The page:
Vita & Virginia ***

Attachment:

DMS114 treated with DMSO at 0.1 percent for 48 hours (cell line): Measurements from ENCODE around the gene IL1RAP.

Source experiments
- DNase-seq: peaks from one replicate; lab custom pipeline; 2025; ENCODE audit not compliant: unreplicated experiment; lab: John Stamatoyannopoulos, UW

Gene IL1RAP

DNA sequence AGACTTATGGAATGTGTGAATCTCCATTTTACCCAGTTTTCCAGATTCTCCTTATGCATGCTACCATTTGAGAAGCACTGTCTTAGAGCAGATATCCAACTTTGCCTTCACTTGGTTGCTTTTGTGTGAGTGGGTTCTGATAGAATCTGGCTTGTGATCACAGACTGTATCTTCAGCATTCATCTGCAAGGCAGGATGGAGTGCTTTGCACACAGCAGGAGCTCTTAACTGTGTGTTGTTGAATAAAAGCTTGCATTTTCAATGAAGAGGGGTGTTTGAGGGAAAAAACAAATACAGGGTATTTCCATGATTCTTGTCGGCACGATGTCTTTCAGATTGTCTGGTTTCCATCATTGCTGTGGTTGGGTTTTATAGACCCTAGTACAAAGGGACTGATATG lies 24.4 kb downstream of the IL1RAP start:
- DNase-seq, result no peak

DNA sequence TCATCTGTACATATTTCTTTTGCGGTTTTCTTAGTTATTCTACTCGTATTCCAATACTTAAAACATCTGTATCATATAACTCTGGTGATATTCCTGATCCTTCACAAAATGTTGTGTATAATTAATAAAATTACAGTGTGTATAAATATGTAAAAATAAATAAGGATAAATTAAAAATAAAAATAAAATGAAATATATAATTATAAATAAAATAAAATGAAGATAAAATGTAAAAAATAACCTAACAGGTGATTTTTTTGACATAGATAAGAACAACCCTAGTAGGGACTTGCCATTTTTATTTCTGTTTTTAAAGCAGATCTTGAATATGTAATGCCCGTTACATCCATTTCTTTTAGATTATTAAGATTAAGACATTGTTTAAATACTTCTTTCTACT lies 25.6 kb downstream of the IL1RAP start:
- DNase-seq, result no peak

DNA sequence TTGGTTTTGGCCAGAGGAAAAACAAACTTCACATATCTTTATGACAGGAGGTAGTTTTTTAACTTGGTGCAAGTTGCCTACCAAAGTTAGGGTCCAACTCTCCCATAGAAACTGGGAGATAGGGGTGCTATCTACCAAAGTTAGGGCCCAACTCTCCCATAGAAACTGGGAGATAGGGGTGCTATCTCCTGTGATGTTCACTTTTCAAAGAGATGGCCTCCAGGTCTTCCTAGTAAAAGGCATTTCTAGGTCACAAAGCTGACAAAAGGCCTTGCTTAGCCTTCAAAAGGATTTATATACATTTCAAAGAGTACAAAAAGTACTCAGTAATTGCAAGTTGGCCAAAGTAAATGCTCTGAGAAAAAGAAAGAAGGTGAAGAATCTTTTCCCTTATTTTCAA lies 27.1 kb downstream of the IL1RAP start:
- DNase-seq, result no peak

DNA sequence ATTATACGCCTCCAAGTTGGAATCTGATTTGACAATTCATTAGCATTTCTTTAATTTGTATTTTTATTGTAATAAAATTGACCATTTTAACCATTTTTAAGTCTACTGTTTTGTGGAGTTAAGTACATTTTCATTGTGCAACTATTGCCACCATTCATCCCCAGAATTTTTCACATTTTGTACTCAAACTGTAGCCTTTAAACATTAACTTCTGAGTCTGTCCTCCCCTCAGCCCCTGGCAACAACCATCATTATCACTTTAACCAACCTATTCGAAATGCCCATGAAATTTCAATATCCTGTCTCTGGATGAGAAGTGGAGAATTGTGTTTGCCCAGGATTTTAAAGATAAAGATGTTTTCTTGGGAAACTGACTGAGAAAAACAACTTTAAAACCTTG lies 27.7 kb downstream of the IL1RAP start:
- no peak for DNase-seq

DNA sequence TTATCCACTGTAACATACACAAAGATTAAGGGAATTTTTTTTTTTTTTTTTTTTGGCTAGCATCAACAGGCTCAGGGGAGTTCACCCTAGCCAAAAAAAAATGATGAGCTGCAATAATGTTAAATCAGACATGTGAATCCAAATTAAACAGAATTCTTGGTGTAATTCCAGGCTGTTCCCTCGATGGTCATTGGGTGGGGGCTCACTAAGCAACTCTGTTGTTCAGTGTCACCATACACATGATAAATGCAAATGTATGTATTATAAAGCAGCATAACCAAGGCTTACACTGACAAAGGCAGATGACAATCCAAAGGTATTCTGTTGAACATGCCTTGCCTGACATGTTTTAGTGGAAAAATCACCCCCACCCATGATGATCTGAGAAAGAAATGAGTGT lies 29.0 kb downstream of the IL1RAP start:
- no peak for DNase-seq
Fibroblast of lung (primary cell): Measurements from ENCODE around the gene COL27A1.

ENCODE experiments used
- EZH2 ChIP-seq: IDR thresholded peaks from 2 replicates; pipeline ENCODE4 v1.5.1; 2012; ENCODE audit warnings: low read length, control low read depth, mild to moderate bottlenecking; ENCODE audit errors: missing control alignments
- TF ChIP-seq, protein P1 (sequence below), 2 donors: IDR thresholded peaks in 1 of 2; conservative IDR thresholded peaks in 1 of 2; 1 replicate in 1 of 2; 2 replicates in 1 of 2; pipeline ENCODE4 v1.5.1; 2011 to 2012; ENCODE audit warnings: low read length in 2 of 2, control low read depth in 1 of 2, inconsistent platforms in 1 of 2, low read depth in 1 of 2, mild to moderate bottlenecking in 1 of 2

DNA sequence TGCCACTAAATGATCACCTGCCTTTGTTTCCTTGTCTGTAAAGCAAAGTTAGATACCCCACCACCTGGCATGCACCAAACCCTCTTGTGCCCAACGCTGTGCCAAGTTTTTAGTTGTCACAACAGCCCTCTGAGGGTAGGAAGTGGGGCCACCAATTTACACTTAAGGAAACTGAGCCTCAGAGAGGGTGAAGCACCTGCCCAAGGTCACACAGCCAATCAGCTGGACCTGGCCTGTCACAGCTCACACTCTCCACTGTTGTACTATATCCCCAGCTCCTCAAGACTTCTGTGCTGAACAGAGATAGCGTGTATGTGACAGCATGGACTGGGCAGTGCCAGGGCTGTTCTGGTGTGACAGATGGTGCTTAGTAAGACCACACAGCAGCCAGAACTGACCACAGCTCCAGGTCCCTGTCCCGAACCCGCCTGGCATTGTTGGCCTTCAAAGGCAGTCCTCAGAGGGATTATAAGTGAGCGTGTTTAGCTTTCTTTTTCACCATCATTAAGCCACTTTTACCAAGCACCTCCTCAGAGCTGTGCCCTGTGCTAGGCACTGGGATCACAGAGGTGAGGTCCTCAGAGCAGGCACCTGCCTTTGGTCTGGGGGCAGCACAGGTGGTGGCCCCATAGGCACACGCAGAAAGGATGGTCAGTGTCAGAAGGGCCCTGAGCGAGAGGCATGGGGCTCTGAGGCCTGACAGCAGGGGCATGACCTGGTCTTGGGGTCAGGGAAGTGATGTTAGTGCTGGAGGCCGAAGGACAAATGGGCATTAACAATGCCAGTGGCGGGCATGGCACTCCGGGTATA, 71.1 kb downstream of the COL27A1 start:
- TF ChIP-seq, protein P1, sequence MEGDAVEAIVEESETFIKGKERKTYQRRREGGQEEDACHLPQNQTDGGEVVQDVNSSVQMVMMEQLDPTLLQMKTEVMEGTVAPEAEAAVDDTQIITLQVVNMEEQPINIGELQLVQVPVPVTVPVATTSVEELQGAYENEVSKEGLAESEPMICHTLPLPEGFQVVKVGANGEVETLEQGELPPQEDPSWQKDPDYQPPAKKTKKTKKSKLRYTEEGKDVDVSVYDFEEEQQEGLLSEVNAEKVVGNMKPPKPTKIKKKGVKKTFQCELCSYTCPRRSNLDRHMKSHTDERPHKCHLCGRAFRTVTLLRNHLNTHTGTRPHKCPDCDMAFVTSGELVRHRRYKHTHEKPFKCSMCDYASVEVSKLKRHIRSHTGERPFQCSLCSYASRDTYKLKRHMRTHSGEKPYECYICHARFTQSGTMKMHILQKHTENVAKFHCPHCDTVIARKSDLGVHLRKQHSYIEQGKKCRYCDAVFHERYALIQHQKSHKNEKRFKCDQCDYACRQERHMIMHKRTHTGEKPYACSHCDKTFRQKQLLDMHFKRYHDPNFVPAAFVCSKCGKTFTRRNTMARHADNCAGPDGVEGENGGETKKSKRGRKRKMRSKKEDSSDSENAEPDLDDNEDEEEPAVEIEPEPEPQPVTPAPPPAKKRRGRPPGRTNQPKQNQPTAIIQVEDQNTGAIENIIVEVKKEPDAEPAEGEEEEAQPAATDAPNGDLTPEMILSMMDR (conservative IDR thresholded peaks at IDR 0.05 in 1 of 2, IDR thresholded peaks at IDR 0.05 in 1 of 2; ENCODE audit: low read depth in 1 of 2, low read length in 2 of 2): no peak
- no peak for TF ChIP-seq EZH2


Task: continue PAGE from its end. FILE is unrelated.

Starring: Gemma Arterton, Elizabeth Debicki, Rupert Penry-Jones, Isabella Rossellini Director: Chanya Button Country: UK Virginia Woolf never ceases to fascinate audiences worldwide. Her enigmatic work, battle with depression and tumultuous personal life have been the subject of films before - the sensational The Hours being the most iconic - but this new biopic focuses adroitly on her relationship with novelist and society figure Vita Sackville-West. Vita (Arterton) is a profoundly successful writer who is no stranger to scandal. Despite an arrangement with her husband (Penry-Jones) that allows them both to sleep with whomever they please, she has already engaged in a widely publicised love affair that brought their marriage into question and scandal upon her mother (Rossellini). But as both urge caution upon her meeting the Bloomsbury Set, she can’t help but become obsessed with Virginia Woolf (Debicki), whom she doggedly pursues with an often reckless abandon. Woolf is both enamoured and cautious with Vita, who would go on to become inspiration for her biggest hit, Orlando. As period pieces go, this is actually quite distinctive in its adventurous use of a thumping electronic soundtrack. The roaring 20s are brought to life with a score by Isobel Waller-Bridge (yes, she’s Phoebe’s sister) and both the party sequences and emotive scenes are underpinned by slick and ethereal beats. Just like Marie Antoinette (without the wigs) this elevates a mediocre movie into something distinctive and modern. However, despite its sophisticated trimmings, the film relies on two barely likeable characters and a script that feels written by an English Literature undergraduate as a project for the Easter hols. Arterton’s Vita is feisty and modern, refusing to be constrained by convention or her gender. But when she turns up at a party with another woman just to upset Virginia, you can tell that she’s not above using her independence to be petty. While we can see her with 21st century eyes as strong and free-spirited, there’s no denying that she was dangerous for the people around her and a bad influence on the delicate Virginia. Debicki is suitably cryptic as Virginia, blank-faced, wide-eyed and noticeably lacking Nicole Kidman’s prosthetic nose. She has brief moments of gaiety but is always teetering on the edge of breakdowns, which are brought to life using imaginative CGI as we see nature misbehaving around her. Any film about Woolf is going to feature her bipolar disorder heavily, but this translates here to numerous sequences of her wandering around barefoot in a nightdress and wild hair, looking like a cross between Ophelia and Samara. These scenes are long and do nothing to alleviate the heavy pace, which drags its feet for at least twenty minutes longer than it needs to. Director Button does a lot with weak material. It looks good, sounds good and is populated with actors doing great performances, but the dots somehow don’t add up to make a satisfying biopic that justifies its existence. It seems that anyone who ever wrote a book before the 1950s is being given the biopic treatment nowadays, when the better films would be adaptations of their work. Vita & Virginia is just another in this pantheon of biopics and its limited cinema release earlier this year only reflects the lack of enthusiasm of distributors to roll out yet another movie about yet another writer and the public’s reluctance to see them. OUT NOW ON DVD AND ON DEMAND, RELEASED BY THUNDERBIRD RELEASING.